Avant-garde composer Tony Conrad, whose experimental music in the 1960s inspired the likes of the Velvet Underground, Sonic Youth, and My Bloody Valentine, died today at 76.
"Tony Conrad- one of my first partners in noise.- an indelible mark made, that will forever be paid forward," tweeted Conrad's early collaborator John Cale who went on to form the Velvet Underground.
If you're not hip to Conrad, start with his 1973 collaboration with Krautrock band Faust, "Outside the Dream Syndicate," a minimalist masterpiece that has just been reissued. Then lose yourself in Early Minimalism, Vol. 1, a compilation that includes the sublime "Four Violins" (1964). (Listen to excerpts of both below.) From NME:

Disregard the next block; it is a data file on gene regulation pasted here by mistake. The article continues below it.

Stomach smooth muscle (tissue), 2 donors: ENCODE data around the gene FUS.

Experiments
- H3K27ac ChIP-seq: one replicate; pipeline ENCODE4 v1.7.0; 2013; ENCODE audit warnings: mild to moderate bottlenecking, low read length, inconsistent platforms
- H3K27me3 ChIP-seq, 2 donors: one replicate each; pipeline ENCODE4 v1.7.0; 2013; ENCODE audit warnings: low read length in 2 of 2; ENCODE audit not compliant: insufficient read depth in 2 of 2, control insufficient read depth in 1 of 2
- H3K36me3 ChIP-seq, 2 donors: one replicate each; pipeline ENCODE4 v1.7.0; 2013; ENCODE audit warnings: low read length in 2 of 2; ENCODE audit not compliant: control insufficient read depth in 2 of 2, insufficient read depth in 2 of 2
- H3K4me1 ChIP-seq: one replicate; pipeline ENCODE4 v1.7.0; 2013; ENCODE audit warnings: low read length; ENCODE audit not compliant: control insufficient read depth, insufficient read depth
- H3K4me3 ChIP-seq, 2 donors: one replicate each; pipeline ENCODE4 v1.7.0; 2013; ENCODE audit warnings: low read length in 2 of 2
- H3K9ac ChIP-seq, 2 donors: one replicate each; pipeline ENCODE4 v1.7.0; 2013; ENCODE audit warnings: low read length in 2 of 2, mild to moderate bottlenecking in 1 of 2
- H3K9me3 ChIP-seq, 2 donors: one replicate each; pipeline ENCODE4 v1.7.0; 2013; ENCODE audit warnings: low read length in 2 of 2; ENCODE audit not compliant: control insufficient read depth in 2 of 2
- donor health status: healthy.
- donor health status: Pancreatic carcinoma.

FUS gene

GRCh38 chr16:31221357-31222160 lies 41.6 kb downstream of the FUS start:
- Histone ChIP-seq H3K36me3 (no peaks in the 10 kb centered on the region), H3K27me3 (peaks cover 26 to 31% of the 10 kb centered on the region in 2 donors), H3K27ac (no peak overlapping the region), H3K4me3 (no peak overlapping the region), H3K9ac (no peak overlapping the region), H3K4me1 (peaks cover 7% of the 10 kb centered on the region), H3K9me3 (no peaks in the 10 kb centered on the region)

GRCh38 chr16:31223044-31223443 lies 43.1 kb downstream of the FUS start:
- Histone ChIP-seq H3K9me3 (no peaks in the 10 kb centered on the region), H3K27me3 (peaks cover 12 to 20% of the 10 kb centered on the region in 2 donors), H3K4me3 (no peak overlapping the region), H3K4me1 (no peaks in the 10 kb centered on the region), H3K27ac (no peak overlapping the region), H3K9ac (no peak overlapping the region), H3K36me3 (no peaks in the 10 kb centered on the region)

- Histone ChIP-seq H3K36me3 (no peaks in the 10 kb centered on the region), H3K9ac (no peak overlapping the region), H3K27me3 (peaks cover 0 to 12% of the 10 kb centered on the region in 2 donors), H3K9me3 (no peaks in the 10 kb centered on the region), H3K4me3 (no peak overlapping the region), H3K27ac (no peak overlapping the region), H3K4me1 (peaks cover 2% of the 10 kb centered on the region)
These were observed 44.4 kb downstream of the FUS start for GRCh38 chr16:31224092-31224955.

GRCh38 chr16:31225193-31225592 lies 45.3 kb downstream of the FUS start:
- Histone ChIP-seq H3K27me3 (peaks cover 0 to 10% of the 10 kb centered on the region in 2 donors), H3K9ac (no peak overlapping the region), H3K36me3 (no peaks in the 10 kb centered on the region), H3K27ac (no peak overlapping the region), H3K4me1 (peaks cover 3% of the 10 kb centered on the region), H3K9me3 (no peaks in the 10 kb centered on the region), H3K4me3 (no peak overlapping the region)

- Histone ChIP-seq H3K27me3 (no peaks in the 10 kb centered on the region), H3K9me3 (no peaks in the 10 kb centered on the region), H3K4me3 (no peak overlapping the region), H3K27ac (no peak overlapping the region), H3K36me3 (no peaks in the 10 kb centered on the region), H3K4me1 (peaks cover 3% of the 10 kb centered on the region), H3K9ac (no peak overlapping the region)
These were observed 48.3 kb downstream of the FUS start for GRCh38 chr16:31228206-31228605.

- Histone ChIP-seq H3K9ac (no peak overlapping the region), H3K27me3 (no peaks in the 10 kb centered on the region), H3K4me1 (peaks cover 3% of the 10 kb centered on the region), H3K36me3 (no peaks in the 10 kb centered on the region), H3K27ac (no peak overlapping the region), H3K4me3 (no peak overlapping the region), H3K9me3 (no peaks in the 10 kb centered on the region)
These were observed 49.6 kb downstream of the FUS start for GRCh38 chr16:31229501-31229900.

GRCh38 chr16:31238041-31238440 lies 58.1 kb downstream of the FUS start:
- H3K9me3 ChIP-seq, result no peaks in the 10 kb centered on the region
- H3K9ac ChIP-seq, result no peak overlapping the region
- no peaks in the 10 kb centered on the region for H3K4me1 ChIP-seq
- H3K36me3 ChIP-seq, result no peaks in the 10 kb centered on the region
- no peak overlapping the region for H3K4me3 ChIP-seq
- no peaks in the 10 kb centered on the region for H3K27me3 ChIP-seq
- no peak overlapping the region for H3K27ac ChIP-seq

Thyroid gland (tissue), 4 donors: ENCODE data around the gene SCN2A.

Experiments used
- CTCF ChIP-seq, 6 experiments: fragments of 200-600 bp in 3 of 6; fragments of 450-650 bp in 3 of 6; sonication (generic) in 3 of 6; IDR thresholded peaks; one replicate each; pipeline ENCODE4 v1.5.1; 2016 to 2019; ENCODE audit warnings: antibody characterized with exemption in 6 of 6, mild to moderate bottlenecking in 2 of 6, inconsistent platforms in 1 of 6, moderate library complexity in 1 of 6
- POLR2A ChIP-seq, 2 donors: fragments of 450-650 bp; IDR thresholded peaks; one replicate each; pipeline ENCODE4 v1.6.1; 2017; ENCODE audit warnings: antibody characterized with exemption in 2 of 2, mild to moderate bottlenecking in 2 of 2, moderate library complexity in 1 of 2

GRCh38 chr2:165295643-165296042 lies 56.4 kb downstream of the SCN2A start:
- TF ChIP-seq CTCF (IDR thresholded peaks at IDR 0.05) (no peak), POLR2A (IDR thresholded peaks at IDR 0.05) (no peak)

Conrad was a member of the Theatre of Eternal Music, later known as The Dream Syndicate, an avant-garde 1960s drone music group whose lineup included The Velvet Underground's John Cale. Conrad also played with Cale in the short-lived 1960s band The Primitives, which was fronted by Lou Reed.
Cale and Reed would go on to form The Velvet Underground, naming the band after a book they found in Conrad's department.
Conrad's 1966 film The Flicker is frequently hailed as a landmark in structural filmmaking and his work has been displayed in leading international museums including the Louvre in Paris and New York's Whitney Museum of American Art.